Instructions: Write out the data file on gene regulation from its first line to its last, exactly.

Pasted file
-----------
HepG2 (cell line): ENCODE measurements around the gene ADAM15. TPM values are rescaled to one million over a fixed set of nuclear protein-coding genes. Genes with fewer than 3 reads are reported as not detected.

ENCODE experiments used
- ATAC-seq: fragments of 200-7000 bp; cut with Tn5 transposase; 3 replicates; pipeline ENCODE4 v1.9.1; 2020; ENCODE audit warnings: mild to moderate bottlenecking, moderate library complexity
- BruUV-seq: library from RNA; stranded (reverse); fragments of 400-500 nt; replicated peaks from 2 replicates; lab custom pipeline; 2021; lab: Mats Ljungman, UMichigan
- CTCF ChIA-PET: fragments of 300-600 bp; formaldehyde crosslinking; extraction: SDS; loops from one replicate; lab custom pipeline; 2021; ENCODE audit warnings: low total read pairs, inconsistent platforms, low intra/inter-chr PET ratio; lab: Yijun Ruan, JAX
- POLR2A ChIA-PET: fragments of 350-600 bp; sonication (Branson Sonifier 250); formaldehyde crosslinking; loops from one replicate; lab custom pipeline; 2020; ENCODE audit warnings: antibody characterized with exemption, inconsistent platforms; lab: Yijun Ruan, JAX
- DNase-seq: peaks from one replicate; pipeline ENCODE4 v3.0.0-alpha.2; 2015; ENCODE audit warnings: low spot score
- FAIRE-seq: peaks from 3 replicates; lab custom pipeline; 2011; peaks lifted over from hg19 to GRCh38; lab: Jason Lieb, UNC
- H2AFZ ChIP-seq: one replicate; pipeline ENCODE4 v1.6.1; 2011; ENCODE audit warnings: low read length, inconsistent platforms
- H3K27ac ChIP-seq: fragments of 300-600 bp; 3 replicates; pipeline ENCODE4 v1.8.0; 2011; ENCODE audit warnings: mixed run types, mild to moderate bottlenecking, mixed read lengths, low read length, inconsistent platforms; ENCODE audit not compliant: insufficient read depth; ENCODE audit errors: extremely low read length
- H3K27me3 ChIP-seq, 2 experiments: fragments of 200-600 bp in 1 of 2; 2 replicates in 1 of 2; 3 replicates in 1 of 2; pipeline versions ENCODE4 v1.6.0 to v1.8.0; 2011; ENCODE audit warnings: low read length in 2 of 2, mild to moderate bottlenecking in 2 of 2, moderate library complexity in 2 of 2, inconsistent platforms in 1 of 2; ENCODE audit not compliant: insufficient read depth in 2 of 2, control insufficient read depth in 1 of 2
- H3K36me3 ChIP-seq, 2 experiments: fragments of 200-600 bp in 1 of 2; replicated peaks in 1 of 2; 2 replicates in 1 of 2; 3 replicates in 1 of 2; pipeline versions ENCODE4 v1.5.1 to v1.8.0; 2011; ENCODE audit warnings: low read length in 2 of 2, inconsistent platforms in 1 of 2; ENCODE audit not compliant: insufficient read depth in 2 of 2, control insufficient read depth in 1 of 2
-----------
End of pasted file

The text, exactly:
HepG2 (cell line): ENCODE measurements around the gene ADAM15. TPM values are rescaled to one million over a fixed set of nuclear protein-coding genes. Genes with fewer than 3 reads are reported as not detected.

ENCODE experiments used
- ATAC-seq: fragments of 200-7000 bp; cut with Tn5 transposase; 3 replicates; pipeline ENCODE4 v1.9.1; 2020; ENCODE audit warnings: mild to moderate bottlenecking, moderate library complexity
- BruUV-seq: library from RNA; stranded (reverse); fragments of 400-500 nt; replicated peaks from 2 replicates; lab custom pipeline; 2021; lab: Mats Ljungman, UMichigan
- CTCF ChIA-PET: fragments of 300-600 bp; formaldehyde crosslinking; extraction: SDS; loops from one replicate; lab custom pipeline; 2021; ENCODE audit warnings: low total read pairs, inconsistent platforms, low intra/inter-chr PET ratio; lab: Yijun Ruan, JAX
- POLR2A ChIA-PET: fragments of 350-600 bp; sonication (Branson Sonifier 250); formaldehyde crosslinking; loops from one replicate; lab custom pipeline; 2020; ENCODE audit warnings: antibody characterized with exemption, inconsistent platforms; lab: Yijun Ruan, JAX
- DNase-seq: peaks from one replicate; pipeline ENCODE4 v3.0.0-alpha.2; 2015; ENCODE audit warnings: low spot score
- FAIRE-seq: peaks from 3 replicates; lab custom pipeline; 2011; peaks lifted over from hg19 to GRCh38; lab: Jason Lieb, UNC
- H2AFZ ChIP-seq: one replicate; pipeline ENCODE4 v1.6.1; 2011; ENCODE audit warnings: low read length, inconsistent platforms
- H3K27ac ChIP-seq: fragments of 300-600 bp; 3 replicates; pipeline ENCODE4 v1.8.0; 2011; ENCODE audit warnings: mixed run types, mild to moderate bottlenecking, mixed read lengths, low read length, inconsistent platforms; ENCODE audit not compliant: insufficient read depth; ENCODE audit errors: extremely low read length
- H3K27me3 ChIP-seq, 2 experiments: fragments of 200-600 bp in 1 of 2; 2 replicates in 1 of 2; 3 replicates in 1 of 2; pipeline versions ENCODE4 v1.6.0 to v1.8.0; 2011; ENCODE audit warnings: low read length in 2 of 2, mild to moderate bottlenecking in 2 of 2, moderate library complexity in 2 of 2, inconsistent platforms in 1 of 2; ENCODE audit not compliant: insufficient read depth in 2 of 2, control insufficient read depth in 1 of 2
- H3K36me3 ChIP-seq, 2 experiments: fragments of 200-600 bp in 1 of 2; replicated peaks in 1 of 2; 2 replicates in 1 of 2; 3 replicates in 1 of 2; pipeline versions ENCODE4 v1.5.1 to v1.8.0; 2011; ENCODE audit warnings: low read length in 2 of 2, inconsistent platforms in 1 of 2; ENCODE audit not compliant: insufficient read depth in 2 of 2, control insufficient read depth in 1 of 2